I spent a few days at Pete Harvey’s Pumpkinfield studio in Perthshire to record the first set of music for Surface Tension: guitar, piano, cello and analogue synth all burbling away.
A central idea to the release that I’ll put out early in 2015 is to experiment with different ways of degrading and ‘polluting’ the recordings, in the same way that the field recordings (and the Lea itself) undergo different pollutions, modifications and changes along the river’s course.
I’ve made a set of tape loops of the recordings on my 1/4 inch reel to reel recorder, and will leave them to soak in a tub of River Lea water collected besides Walthamstow Marsh. The water samples are full of duckweed, water snails, dirt, and doubtless thousands of microscopic diatoms and bacteria.
I’m treating each tape loop with the Lea water for different lengths of time (taking inspiration from the scientific water sampling experiments that Thames 21 carries out along the river’s length) – leaving them for between one day and two weeks – to see what forms of sound degradation occur (if any). I’m interested in the unexpected and the unintended sounds that might start happening when the tape starts degrading and falling apart.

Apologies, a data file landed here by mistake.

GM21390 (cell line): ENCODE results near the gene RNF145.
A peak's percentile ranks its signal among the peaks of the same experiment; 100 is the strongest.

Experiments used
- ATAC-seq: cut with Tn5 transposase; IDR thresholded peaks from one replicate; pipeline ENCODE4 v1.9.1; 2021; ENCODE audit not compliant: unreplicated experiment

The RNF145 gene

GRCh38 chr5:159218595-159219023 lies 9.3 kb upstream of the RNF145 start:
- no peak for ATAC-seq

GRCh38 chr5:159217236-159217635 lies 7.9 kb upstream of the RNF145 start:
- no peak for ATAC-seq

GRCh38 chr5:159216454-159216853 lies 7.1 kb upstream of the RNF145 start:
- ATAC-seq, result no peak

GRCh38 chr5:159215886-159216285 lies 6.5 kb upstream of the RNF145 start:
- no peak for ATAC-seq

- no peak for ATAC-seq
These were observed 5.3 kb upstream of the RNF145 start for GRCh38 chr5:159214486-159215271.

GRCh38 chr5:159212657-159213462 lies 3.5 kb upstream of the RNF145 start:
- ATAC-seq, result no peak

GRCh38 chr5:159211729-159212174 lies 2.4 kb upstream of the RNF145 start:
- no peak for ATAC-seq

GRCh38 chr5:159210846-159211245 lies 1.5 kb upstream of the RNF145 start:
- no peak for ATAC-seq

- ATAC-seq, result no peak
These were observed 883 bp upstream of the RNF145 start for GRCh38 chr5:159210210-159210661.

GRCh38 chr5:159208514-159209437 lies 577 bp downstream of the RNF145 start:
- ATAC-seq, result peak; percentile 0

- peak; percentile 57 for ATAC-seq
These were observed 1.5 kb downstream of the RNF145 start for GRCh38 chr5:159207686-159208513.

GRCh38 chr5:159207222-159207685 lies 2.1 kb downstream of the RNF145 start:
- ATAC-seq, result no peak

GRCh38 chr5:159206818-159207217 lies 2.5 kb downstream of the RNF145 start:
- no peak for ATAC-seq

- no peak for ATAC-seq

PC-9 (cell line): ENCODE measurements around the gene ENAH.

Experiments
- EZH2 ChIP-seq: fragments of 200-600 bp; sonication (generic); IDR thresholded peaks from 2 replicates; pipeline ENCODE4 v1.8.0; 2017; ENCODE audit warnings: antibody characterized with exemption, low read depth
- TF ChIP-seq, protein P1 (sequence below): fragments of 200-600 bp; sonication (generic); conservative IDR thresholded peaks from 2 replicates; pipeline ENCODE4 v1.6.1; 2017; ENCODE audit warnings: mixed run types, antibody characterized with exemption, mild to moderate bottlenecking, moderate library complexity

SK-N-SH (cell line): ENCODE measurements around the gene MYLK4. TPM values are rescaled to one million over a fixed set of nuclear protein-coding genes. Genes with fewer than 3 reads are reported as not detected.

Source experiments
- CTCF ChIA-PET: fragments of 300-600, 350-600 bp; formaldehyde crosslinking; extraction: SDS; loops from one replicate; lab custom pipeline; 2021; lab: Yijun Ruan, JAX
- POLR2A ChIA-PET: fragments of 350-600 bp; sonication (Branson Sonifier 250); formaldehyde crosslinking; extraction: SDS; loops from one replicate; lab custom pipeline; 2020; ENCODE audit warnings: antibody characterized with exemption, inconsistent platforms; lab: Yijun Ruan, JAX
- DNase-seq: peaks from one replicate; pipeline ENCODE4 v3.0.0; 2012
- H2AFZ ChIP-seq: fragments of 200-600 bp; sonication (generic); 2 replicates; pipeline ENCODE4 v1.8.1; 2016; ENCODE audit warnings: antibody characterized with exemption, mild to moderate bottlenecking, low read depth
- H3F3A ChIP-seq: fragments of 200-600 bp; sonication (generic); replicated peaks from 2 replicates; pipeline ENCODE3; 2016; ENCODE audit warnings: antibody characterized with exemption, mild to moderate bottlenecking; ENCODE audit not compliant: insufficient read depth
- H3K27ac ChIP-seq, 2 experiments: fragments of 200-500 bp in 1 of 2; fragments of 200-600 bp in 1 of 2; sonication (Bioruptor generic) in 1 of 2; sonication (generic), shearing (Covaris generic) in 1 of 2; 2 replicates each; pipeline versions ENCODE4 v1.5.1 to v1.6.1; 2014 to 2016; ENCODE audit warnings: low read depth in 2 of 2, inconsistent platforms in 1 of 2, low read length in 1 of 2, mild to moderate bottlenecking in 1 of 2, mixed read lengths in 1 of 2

I’m using the same treatment for some of my 35mm and 120 film negatives taken along the river’s length, which are currently soaking in the same tub, left in a sunny spot of my garden. Like with the reel to reel tape, I’m interested in finding out what visual distortions, flaring and disintegrations the soaking process will impose on the negatives: in both cases experimenting visually and sonically with pollution.